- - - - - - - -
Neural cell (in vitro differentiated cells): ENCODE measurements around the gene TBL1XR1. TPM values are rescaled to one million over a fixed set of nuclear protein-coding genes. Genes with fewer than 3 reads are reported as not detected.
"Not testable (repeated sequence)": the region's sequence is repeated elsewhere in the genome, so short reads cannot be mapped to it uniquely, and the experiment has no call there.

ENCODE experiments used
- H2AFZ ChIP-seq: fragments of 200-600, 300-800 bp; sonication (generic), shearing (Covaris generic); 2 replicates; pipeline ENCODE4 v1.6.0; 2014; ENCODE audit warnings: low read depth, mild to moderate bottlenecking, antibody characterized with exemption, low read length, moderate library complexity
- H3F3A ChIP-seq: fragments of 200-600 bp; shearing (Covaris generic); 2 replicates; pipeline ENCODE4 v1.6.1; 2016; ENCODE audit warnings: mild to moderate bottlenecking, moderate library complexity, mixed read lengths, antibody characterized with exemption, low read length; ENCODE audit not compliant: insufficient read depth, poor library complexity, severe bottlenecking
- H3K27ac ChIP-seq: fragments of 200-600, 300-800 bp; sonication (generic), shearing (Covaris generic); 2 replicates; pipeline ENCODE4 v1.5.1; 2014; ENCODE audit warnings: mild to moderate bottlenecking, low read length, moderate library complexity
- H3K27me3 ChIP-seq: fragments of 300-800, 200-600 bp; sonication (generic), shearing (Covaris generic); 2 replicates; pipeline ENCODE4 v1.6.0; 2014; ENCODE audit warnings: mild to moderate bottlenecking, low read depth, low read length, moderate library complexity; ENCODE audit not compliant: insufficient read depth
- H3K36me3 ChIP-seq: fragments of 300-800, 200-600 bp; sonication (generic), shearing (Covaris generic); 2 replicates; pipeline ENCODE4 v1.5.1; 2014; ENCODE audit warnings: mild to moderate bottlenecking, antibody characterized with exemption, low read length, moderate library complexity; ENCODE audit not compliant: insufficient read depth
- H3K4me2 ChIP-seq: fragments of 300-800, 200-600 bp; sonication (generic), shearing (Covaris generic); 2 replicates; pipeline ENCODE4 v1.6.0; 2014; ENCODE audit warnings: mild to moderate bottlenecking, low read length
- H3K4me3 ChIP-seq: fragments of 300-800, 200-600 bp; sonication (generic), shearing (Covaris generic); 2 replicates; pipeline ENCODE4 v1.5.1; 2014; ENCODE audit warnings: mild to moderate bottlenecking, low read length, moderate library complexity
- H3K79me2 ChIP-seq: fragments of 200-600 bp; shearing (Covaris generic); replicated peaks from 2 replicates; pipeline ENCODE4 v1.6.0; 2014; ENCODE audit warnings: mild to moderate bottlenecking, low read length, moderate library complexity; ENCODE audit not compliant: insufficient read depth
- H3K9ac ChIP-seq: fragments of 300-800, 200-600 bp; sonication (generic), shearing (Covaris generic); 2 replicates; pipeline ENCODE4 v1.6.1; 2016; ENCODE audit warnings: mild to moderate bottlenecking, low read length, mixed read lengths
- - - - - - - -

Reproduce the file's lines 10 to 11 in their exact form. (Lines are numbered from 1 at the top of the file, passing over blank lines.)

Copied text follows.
- H3K4me3 ChIP-seq: fragments of 300-800, 200-600 bp; sonication (generic), shearing (Covaris generic); 2 replicates; pipeline ENCODE4 v1.5.1; 2014; ENCODE audit warnings: mild to moderate bottlenecking, low read length, moderate library complexity
- H3K79me2 ChIP-seq: fragments of 200-600 bp; shearing (Covaris generic); replicated peaks from 2 replicates; pipeline ENCODE4 v1.6.0; 2014; ENCODE audit warnings: mild to moderate bottlenecking, low read length, moderate library complexity; ENCODE audit not compliant: insufficient read depth